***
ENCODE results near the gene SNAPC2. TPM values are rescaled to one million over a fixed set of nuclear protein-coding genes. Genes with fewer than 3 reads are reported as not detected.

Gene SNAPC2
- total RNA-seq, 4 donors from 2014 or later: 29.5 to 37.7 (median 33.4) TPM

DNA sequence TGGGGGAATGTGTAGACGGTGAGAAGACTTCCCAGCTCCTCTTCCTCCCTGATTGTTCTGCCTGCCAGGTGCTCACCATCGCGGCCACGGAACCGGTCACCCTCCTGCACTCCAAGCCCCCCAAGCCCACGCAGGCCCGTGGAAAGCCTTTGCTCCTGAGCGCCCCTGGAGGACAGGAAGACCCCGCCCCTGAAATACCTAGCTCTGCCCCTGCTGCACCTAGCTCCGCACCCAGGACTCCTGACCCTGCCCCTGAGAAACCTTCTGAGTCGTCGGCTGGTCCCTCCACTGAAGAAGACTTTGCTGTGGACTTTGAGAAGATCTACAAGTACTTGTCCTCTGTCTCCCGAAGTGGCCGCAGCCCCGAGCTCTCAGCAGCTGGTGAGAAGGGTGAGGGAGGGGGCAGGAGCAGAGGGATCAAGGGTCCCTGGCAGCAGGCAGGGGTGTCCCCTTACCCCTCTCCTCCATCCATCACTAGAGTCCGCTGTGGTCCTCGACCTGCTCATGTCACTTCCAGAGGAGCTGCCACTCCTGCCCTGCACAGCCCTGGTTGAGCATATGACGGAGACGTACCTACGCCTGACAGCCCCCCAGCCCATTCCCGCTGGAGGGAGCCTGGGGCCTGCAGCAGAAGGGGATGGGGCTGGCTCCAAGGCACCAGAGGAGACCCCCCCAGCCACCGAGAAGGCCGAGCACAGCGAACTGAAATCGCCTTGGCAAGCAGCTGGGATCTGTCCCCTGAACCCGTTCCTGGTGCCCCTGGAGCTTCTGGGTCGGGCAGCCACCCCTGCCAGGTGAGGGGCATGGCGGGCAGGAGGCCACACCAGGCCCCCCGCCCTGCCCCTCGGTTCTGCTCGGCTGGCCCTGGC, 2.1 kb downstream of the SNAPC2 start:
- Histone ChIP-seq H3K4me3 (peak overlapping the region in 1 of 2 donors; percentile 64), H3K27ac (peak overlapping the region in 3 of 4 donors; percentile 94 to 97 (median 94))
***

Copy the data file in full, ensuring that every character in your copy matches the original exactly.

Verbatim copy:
ENCODE results near the gene SNAPC2. TPM values are rescaled to one million over a fixed set of nuclear protein-coding genes. Genes with fewer than 3 reads are reported as not detected.

Gene SNAPC2
- total RNA-seq, 4 donors from 2014 or later: 29.5 to 37.7 (median 33.4) TPM

DNA sequence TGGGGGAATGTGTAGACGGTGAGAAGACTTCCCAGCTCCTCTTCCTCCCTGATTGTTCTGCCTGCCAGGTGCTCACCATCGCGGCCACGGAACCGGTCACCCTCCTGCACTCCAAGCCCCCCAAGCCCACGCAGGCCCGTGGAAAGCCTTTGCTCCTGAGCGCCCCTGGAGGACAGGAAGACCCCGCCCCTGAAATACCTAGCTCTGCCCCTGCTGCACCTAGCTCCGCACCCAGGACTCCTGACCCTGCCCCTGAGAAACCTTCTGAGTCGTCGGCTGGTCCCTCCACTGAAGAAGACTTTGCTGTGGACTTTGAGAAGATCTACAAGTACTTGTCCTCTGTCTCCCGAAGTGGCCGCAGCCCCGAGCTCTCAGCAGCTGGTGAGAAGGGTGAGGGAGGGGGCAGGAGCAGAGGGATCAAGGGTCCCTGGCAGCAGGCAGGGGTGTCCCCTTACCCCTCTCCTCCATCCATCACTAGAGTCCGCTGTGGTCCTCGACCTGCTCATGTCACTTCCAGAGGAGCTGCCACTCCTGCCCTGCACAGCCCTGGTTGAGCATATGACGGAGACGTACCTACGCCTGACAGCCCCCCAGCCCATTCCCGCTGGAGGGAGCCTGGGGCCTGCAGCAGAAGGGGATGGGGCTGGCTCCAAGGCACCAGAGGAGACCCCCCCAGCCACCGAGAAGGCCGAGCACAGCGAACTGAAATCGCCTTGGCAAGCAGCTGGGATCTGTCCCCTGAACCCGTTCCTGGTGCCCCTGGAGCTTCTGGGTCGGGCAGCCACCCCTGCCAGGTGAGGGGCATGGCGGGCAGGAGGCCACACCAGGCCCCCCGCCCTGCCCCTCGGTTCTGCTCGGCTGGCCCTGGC, 2.1 kb downstream of the SNAPC2 start:
- Histone ChIP-seq H3K4me3 (peak overlapping the region in 1 of 2 donors; percentile 64), H3K27ac (peak overlapping the region in 3 of 4 donors; percentile 94 to 97 (median 94))